As the battle for Mosul rages, in Sulaimania, there is a growing sense of despondency and apathy.
Sulaimania – The US-led war against the Islamic State of Iraq and the Levant (ISIL) cannot be won on the battlefield alone, warns Iraqi Kurdish intelligence chief Lahur Talabany.
The real danger, he says, is the lack of a strategy to counter the group’s ideology.
“We can defeat them in Mosul, and we can defeat them in Raqqa, but we won’t win this war with military means alone – an ideology is much harder to control,” says Talabany, head of the Iraqi Kurdish region’s intelligence and counterterrorism agency, Zanyari, the Iraqi Kurdish equivalent to the CIA.
“As we saw with Jund al-Islam, which morphed into Ansar al-Islam, as with the case of al-Qaeda, we can try and fight these guys militarily, but they always come back stronger in another form,” Talabany, who has 15 years of experience in battling armed groups in Iraq, tells Al Jazeera.
He predicts that both Iraq and Syria will face a spate of asymmetric attacks even after ISIL, also known as ISIS, have been eliminated as an organised group – “as we saw in Kirkuk, when they sent 100 suicide bombers into the city,” he says, referring to the coordinated ISIL attacks in and around the oil-rich city of Kirkuk on October 21.
“We will see these kinds of attacks not only in Iraq and the Kurdistan region, but we should expect similar attacks in Europe. You are hurting them, so they will try to get back at you any way they can.”
Talabany, the nephew of former Iraqi President Jalal Talabani, says there is currently “no effective effort in place” to fight ISIL’s ideology, citing significant setbacks in towns where the group has already been pushed out.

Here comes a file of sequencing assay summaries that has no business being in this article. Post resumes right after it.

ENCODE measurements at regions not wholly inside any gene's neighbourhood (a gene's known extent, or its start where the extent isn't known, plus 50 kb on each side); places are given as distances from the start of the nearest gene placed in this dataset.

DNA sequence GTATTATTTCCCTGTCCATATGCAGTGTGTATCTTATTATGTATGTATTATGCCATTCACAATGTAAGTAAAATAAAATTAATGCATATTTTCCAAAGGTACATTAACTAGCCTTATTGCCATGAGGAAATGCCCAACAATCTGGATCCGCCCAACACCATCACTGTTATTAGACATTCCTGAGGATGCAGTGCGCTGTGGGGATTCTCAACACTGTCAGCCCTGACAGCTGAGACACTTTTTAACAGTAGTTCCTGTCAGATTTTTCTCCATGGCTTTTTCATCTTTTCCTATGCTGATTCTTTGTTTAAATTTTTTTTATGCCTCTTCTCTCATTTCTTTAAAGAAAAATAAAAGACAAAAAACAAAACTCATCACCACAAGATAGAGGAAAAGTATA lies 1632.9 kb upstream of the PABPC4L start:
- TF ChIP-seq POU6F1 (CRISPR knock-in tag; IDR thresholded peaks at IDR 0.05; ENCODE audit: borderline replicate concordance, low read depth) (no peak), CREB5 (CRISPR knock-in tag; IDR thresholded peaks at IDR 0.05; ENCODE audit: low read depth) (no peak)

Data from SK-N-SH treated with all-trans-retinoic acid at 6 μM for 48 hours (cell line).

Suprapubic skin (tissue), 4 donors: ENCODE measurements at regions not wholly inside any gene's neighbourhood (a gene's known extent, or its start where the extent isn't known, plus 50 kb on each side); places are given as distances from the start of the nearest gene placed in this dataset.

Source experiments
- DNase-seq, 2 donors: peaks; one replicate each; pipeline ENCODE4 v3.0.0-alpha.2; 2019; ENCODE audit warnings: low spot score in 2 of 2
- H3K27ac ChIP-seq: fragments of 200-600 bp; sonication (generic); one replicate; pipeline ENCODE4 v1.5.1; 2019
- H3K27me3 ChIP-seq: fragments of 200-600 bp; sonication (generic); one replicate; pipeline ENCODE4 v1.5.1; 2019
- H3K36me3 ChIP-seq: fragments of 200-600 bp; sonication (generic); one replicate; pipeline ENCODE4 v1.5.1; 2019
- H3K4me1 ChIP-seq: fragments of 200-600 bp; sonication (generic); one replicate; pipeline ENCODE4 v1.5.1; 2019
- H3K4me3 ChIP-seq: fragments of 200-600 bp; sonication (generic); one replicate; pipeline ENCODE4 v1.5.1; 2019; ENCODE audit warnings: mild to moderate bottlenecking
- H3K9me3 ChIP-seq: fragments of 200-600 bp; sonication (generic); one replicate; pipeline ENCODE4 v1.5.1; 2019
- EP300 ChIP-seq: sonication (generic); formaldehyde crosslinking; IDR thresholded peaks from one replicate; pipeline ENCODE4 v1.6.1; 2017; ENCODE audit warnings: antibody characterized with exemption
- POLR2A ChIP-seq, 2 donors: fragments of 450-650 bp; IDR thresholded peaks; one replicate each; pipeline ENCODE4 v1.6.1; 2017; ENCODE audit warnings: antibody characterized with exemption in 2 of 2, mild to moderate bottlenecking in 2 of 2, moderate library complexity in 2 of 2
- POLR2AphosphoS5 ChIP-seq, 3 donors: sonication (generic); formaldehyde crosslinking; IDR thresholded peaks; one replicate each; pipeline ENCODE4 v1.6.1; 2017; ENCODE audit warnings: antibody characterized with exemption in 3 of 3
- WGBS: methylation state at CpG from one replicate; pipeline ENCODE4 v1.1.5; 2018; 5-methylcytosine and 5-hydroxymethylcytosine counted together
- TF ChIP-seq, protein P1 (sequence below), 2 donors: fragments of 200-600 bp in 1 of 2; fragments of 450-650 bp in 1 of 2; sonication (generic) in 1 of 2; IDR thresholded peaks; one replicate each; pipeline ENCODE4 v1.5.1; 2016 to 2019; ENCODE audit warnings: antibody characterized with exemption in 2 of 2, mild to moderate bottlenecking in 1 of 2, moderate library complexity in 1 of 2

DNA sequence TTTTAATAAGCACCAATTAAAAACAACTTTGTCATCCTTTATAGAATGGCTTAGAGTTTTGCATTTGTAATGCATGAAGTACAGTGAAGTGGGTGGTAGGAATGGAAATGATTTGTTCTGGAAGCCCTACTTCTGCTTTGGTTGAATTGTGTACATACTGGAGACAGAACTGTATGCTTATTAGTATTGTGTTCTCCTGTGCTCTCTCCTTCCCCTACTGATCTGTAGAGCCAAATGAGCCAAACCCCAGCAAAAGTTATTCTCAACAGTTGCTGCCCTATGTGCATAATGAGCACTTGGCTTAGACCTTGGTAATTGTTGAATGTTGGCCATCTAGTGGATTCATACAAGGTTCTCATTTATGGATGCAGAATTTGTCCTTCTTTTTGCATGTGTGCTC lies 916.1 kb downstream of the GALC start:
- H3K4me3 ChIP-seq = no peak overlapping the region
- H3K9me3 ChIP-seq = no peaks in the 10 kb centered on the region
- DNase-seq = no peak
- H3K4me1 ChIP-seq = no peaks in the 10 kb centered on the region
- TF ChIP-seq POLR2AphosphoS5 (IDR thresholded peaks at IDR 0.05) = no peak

Is the international community willing to help to give back to these communities?
“Look at most of the towns where major battles have taken place. Most of these towns are ruined … and Mosul will be messed up by the time it’s retaken. That means no school, no medical care, and unemployment. All these are key factors and breeding grounds for extremist groups.”
Talabany, who is also head of the region’s Counter Terrorism Group, is an advocate for more aggressive anti-radicalisation programmes to counter ISIL’s sophisticated online recruitment strategy, which capitalises on discontent and harsh realities on the ground, whether in the Middle East or Europe.
“We keep telling everyone … this needs to be done; otherwise it is a mistake. What I’m worried about is that the Iraqi government is having internal issues. Do they have the money to put back into these communities? Is the international community willing to help to give back to these communities?”
Deradicalisation campaigns are still an “experimental science”, adds Talabany, but he believes it must be a priority for Iraq’s Kurdish region.
While an estimated 150,000 Peshmerga are fighting the ground battle in Iraq, there have also been reports of 400 to 500 young Kurds joining ISIL, egged on by rogue preachers or local Islamist parties.
“To be honest, we have had issues with extremism in the past, so my expectation was much higher,” says Talabany. “I expected thousands of Kurds joining the ranks of ISIL, but I was wrong. A few hundred Kurds is nothing compared with the number of European men who have come here to join ISIL. I believe ISIL’s brutality affected Kurds’ perception of the group.”
Follow Tanya Goudsouzian on Twitter: @tgoudsouzian